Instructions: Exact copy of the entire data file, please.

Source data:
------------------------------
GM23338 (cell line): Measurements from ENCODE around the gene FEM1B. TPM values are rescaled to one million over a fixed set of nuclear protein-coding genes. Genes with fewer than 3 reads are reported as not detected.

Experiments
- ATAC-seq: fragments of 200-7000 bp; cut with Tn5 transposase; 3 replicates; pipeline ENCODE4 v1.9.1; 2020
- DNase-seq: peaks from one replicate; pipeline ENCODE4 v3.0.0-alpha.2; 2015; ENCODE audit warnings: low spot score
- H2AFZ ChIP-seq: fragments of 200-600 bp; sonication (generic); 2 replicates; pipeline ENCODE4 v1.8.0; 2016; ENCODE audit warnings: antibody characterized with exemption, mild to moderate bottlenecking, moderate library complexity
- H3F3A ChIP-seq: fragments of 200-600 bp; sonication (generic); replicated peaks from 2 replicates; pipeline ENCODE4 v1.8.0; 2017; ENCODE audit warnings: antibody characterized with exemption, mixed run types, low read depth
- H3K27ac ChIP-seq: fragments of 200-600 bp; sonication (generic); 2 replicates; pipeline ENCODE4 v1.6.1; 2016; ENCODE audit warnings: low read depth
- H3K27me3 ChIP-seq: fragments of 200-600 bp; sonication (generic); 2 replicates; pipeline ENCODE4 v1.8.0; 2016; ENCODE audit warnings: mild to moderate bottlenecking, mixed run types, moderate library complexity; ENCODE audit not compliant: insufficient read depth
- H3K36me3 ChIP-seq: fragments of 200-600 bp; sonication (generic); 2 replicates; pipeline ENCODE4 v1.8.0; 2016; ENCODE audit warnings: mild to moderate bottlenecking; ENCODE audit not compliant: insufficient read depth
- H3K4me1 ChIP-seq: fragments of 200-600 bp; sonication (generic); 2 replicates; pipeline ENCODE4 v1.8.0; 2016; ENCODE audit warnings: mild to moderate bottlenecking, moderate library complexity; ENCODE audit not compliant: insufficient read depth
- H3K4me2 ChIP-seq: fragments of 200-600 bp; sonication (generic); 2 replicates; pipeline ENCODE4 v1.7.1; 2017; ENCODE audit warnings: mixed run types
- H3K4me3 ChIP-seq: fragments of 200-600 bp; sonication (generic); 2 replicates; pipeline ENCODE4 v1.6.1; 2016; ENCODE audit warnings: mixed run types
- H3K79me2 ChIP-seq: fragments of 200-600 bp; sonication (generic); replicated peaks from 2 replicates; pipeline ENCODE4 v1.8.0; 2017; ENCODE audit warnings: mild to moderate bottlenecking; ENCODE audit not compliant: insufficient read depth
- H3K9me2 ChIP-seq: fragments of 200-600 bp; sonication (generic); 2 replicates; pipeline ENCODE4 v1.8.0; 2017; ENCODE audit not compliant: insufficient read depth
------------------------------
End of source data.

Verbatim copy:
GM23338 (cell line): Measurements from ENCODE around the gene FEM1B. TPM values are rescaled to one million over a fixed set of nuclear protein-coding genes. Genes with fewer than 3 reads are reported as not detected.

Experiments
- ATAC-seq: fragments of 200-7000 bp; cut with Tn5 transposase; 3 replicates; pipeline ENCODE4 v1.9.1; 2020
- DNase-seq: peaks from one replicate; pipeline ENCODE4 v3.0.0-alpha.2; 2015; ENCODE audit warnings: low spot score
- H2AFZ ChIP-seq: fragments of 200-600 bp; sonication (generic); 2 replicates; pipeline ENCODE4 v1.8.0; 2016; ENCODE audit warnings: antibody characterized with exemption, mild to moderate bottlenecking, moderate library complexity
- H3F3A ChIP-seq: fragments of 200-600 bp; sonication (generic); replicated peaks from 2 replicates; pipeline ENCODE4 v1.8.0; 2017; ENCODE audit warnings: antibody characterized with exemption, mixed run types, low read depth
- H3K27ac ChIP-seq: fragments of 200-600 bp; sonication (generic); 2 replicates; pipeline ENCODE4 v1.6.1; 2016; ENCODE audit warnings: low read depth
- H3K27me3 ChIP-seq: fragments of 200-600 bp; sonication (generic); 2 replicates; pipeline ENCODE4 v1.8.0; 2016; ENCODE audit warnings: mild to moderate bottlenecking, mixed run types, moderate library complexity; ENCODE audit not compliant: insufficient read depth
- H3K36me3 ChIP-seq: fragments of 200-600 bp; sonication (generic); 2 replicates; pipeline ENCODE4 v1.8.0; 2016; ENCODE audit warnings: mild to moderate bottlenecking; ENCODE audit not compliant: insufficient read depth
- H3K4me1 ChIP-seq: fragments of 200-600 bp; sonication (generic); 2 replicates; pipeline ENCODE4 v1.8.0; 2016; ENCODE audit warnings: mild to moderate bottlenecking, moderate library complexity; ENCODE audit not compliant: insufficient read depth
- H3K4me2 ChIP-seq: fragments of 200-600 bp; sonication (generic); 2 replicates; pipeline ENCODE4 v1.7.1; 2017; ENCODE audit warnings: mixed run types
- H3K4me3 ChIP-seq: fragments of 200-600 bp; sonication (generic); 2 replicates; pipeline ENCODE4 v1.6.1; 2016; ENCODE audit warnings: mixed run types
- H3K79me2 ChIP-seq: fragments of 200-600 bp; sonication (generic); replicated peaks from 2 replicates; pipeline ENCODE4 v1.8.0; 2017; ENCODE audit warnings: mild to moderate bottlenecking; ENCODE audit not compliant: insufficient read depth
- H3K9me2 ChIP-seq: fragments of 200-600 bp; sonication (generic); 2 replicates; pipeline ENCODE4 v1.8.0; 2017; ENCODE audit not compliant: insufficient read depth